Captures a generational moment - young people on the cusp of truly growing up, tiring of their reflexive cynicism, each in their own ways struggling to connect and define what it means to love and be loved.
Two New York City girls make a pact to lose their virginity during their first summer out of high school. When they both fall for the same street artist, the friends find their connection tested for the first time.
Thérèse grows up with her aunt and cousin. Around 1860 the aunt decides they move to Paris and that her son and Thérèse get married. The joy- and loveless life changes when her husband brings a friend home. The affair turns ugly for all.
A daughter's idyllic life is turned upside-down by immense tragedy. As she grows older, her cynicism and apathy towards her new reality is challenged by a reminder from the past that sets her on a pilgrimage which will define her.
Thirty-five year old Jesse Fisher, an admissions officer at a New York City post-secondary institution he who loves English and literature, has somewhat lost his passion in life, which includes recently being unceremoniously dumped by his latest girlfriend, who could no longer be the person to prop him up emotionally. He has a chance to find that passion again when he is invited to the retirement dinner of his second favorite Ohio University college professor, Peter Hoberg, as his time there was when his life held the most passion. Jesse's encounters with five people there may determine if he does find that passion again. They are: Hoberg, who is resisting the notion of retirement; Judith Fairfield, Jesse's favorite professor, although for a different reason than his like of Hoberg; Nat, a free spirit who navigates life at the institution on his own terms; undergraduate student Dean, who Jesse sees as a younger more destructive version of himself; and nineteen year old undergraduate ...Written by
In the film's opening Radnor's character is reading God of Small Things, whose plot also deals with the 'laws of love', and what happens to those who break these rules - paralleling the characters of the film. See more »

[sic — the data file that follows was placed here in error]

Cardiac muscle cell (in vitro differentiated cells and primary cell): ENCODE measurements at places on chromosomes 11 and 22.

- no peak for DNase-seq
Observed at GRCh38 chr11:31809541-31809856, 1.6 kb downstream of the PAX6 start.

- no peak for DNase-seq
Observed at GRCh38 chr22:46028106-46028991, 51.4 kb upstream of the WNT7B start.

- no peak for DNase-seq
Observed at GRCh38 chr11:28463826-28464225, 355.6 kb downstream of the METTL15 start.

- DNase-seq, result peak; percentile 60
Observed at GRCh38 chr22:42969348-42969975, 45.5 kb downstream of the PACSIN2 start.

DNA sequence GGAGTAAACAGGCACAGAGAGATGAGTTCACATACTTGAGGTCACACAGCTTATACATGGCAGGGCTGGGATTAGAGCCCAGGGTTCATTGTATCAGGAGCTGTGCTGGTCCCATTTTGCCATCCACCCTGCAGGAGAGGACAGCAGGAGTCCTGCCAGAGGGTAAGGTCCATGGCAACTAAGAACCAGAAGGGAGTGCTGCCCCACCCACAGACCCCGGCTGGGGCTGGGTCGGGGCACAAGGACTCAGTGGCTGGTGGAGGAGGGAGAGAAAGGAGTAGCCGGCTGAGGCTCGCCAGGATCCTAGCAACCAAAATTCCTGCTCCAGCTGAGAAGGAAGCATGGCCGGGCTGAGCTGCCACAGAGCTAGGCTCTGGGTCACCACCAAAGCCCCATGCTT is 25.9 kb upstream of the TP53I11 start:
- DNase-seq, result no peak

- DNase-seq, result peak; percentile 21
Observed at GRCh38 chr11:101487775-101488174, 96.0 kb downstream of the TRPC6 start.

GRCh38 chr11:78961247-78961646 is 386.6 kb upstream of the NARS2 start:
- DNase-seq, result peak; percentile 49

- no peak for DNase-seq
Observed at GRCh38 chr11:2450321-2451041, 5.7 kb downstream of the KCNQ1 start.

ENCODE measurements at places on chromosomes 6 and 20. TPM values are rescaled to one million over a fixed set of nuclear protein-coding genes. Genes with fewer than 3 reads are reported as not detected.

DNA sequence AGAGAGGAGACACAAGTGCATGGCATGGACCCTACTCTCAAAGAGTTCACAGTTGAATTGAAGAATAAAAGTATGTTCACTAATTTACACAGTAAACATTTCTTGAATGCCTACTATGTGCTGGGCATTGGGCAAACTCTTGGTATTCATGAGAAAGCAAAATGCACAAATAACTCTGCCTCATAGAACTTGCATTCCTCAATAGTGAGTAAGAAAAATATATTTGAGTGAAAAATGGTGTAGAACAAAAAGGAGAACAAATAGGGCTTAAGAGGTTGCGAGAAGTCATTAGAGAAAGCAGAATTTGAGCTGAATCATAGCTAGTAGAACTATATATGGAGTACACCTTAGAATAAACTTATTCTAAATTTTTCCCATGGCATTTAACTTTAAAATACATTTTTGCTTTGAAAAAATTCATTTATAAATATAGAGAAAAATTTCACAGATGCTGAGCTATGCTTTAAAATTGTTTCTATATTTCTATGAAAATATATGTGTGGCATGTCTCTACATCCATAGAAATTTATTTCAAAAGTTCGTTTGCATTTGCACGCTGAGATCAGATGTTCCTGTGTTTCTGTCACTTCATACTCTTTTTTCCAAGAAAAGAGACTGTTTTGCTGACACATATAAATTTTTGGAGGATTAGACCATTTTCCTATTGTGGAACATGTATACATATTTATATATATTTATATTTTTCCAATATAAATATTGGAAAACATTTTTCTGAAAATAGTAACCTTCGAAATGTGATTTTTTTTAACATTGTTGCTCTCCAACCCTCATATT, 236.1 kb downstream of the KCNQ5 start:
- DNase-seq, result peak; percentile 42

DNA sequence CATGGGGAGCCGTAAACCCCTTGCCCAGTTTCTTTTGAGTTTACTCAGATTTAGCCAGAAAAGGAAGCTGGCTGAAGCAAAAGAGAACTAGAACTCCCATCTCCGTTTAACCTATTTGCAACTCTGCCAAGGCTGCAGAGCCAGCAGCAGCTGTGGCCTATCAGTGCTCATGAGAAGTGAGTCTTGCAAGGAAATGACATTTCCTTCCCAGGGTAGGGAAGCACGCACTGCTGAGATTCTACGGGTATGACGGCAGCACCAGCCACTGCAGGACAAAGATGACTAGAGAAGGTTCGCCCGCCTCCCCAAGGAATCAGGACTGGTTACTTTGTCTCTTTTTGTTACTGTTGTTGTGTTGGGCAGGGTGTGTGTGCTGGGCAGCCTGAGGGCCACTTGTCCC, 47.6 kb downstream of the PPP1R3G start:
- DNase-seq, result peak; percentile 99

When Dean calls Jesse he identifies himself as the person who reads "Franzen", referring to the book he is always carrying, an author that both he and Jesse enjoy. But, in the hospital scene, the author of the same book is clearly Foster Wallace, that is not mentioned except to say that he killed himself. Franzen is alive and well. See more »
You know, high school to college, it can be a big transition, especially if you're not from the city, so - so we try yo help out with that transition, in a number of ways.
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"And binding with briars my joys and desires." William Blake, from Songs of Experience
Liberal Arts is a small, endearing film about idealism, the reality of life, the complicated nature of aging, and the beauty of experience. The briars play a part, but mostly it's about the romanticism of academia versus the reality of growing old. That's quite a bit for 97 minutes, but writer/director Josh Radnor does an admirable job setting straight the hopes that a superior education like his at Kenyon College can foster.
This lyrical film, like the simple poem that opens this review, makes no grand demands as it juxtaposes the beauty of undergraduate reading and writing with the reality of love not quite mature enough and maturity not ready enough. New York City college admissions counselor Jesse (Josh Radnor) at 35 returns to his college to visit a retiring professor, Peter (Richard Jenkins), and falls for a 19 year old coed, Zibby (Elizabeth Olsen). Radnor's alma mater, Kenyon College in Gambier, Ohio, is the beautiful location although not identified.
The complications may be obvious given the differences in their ages, but the issues are spot on—and because I lived that plot as a youngish college administrator I congratulate Radnor for neither over-romanticizing nor condemning youthful idealism and the encroachments of "life," described as "happening" after graduation and mitigating the romanticism a college English major fosters. That the pop cult ascendance of the Vampire Trilogy may trump the lofty literature of college does not subvert the notion that everything is good given the right place and time.
The sweetness of the film reaffirms Mr. Radnor as a dreamer of quality, a thinker who confirms life's ambiguities and its promise to those who "say yes" to everything. Again, Blake in Songs of Innocence confirms the efficacy of positive thinking, in this case of feeling the godhead's presence:
He doth give his joy to all;/ He becomes an infant small;/ He becomes a man of woe; / He doth feel the sorrow too.
"It's not Tolstoy, but it's not television, and it makes me happy," Zibby says about reading a vampire trilogy. The same could be said of this simple romance underpinned by Blake's realistic optimism.
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